Gov. Doug Burgum and Maj. Gen. Alan Dohrmann, director of the North Dakota Department of Emergency Services, today outlined a plan to significantly increase testing capacity for COVID-19, a critical component for protecting vulnerable populations and reopening businesses in the state.
“Widespread rapid testing is one of the key elements for our step-by-step plan for a North Dakota Smart Restart,” Burgum said. “We’re grateful to our State Lab and partners across the state who are working to expand testing capacity and contact tracing to protect lives and livelihoods.”
“North Dakota has a strong testing strategy that is focused around testing several core groups including health care workers, residents and staff at long-term care facilities, and other vulnerable populations,” said Dohrmann, co-leader of the Unified Command for the state’s COVID-19 response. “Testing efforts also are being focused around large businesses that have seen positive cases of COVID-19, as well as their close contacts, in an effort to mitigate large outbreaks.”
This week, the North Dakota Department of Health (NDDoH) State Lab added nine lab professionals to help meet a goal of expanding to 1,800 tests per day by April 30. The lab has six additional pieces of equipment on order and hopes to increase capacity to 3,000 tests per day next month, Dohrmann said. The lab also has added space to increase capacity, with new equipment being installed today, and is in the process of validating serology testing that looks for the presence of antibodies, which also will play an important role in fully reopening the economy.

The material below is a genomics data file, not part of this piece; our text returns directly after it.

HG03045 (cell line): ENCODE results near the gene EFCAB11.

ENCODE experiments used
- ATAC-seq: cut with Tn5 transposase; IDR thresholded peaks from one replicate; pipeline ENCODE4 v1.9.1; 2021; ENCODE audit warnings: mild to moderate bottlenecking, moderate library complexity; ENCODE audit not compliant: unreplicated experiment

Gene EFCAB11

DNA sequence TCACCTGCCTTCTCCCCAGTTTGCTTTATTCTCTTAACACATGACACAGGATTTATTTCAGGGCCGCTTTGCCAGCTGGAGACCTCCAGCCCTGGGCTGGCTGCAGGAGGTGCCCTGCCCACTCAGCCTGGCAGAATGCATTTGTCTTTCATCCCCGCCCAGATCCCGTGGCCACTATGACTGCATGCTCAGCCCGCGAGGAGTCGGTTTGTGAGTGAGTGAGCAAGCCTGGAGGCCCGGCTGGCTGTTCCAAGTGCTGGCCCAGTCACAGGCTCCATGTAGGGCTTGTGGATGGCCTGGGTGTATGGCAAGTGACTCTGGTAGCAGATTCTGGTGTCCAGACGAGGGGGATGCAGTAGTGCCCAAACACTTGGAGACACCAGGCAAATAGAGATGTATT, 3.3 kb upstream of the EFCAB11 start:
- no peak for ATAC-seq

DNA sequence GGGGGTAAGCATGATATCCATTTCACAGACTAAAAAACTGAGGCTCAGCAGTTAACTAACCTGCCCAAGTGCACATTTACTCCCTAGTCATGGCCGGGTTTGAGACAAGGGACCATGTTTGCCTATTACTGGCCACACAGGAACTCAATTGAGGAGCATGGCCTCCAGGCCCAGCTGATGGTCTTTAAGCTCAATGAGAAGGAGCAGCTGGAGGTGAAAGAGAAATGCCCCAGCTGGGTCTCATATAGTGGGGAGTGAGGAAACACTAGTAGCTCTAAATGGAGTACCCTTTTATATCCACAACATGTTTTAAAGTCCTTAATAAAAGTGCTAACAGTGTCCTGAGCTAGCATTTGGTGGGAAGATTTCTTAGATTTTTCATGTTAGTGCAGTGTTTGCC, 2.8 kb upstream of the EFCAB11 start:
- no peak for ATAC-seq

The state had 22 Abbot ID Now machines before the pandemic and has since added 15 new machines, deploying 13 of them to local laboratories. Abbott ID Now machines provide rapid testing with results in 15 minutes or less. Health care providers and private labs also are bringing new methods online to improve testing capacity in North Dakota. Dohrmann stressed that the state continues to work with health care providers to ensure they have adequate supplies to test symptomatic individuals for COVID-19, and that the state continues to expand contact tracing capacity.
The state continues to partner with tribal nations, conducting successful test collection events at both MHA Nation and Spirit Lake Nation which resulted in roughly 700 individuals being tested, including 290 at Spirit Lake on Tuesday. In addition, the state is focusing on long-term care facilities to protect the most vulnerable citizens, Dohrmann said. Representatives from the U.S. Centers for Disease Control and Prevention also are working with the NDDoH Division of Disease Control to prioritize and outline surveillance test collection strategies.
The NDDoH today confirmed 35 additional cases of COVID-19, bringing the state’s total to 679 confirmed cases, including 436 active cases. Twenty-three people are currently hospitalized; 229 have recovered and 14 people with COVID-19 have died. A total of 15,589 tests have been completed, ranking North Dakota ninth in the nation for per-capita testing rate.